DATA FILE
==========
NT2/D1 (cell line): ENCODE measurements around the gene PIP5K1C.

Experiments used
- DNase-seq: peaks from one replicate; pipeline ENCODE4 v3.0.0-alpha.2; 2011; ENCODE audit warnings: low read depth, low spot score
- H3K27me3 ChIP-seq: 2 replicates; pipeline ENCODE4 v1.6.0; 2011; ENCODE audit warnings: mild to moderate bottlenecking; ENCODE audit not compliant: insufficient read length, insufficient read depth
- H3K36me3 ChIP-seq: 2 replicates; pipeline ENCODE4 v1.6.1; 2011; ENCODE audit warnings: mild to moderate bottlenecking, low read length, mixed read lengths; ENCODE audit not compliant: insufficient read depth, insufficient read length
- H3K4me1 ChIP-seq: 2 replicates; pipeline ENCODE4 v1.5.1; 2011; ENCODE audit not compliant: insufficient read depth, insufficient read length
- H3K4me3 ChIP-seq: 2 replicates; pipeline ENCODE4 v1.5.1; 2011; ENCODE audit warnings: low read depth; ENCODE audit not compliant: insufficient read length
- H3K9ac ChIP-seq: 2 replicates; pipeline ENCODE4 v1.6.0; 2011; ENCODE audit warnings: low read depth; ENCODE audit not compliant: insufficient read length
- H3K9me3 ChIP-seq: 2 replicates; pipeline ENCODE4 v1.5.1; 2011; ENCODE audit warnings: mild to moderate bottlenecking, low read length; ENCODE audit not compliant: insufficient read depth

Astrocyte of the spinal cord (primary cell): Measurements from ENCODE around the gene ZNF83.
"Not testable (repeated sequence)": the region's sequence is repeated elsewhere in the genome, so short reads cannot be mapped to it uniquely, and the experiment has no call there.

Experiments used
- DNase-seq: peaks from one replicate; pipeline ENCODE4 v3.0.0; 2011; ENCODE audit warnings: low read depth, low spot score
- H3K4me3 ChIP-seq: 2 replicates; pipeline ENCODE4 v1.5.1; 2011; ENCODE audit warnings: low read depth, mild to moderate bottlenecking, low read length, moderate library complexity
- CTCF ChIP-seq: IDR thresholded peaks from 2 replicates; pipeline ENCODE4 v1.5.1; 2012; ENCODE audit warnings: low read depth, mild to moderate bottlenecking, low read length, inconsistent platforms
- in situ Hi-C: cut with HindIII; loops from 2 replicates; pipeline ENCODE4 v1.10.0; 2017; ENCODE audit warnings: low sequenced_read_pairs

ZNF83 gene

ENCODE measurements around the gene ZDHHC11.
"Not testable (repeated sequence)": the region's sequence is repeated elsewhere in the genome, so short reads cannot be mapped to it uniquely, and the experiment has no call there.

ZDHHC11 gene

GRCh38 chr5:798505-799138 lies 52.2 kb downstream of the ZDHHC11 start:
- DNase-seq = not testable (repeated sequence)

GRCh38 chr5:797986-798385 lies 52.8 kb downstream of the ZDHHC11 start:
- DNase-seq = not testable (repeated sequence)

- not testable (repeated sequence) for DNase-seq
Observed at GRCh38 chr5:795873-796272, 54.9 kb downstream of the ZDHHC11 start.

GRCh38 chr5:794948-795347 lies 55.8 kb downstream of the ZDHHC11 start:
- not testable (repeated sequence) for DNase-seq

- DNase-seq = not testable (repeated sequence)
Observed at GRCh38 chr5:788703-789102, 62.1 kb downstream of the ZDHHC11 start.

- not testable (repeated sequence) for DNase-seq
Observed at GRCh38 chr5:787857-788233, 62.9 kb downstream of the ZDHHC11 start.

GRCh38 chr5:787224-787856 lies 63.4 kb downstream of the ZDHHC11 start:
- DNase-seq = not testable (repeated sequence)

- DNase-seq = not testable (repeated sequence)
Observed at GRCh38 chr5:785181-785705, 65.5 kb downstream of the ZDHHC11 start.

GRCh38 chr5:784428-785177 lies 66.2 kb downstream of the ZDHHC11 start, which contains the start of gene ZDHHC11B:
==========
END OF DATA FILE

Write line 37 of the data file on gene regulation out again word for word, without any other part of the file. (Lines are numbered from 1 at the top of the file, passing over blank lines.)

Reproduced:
GRCh38 chr5:784428-785177 lies 66.2 kb downstream of the ZDHHC11 start, which contains the start of gene ZDHHC11B: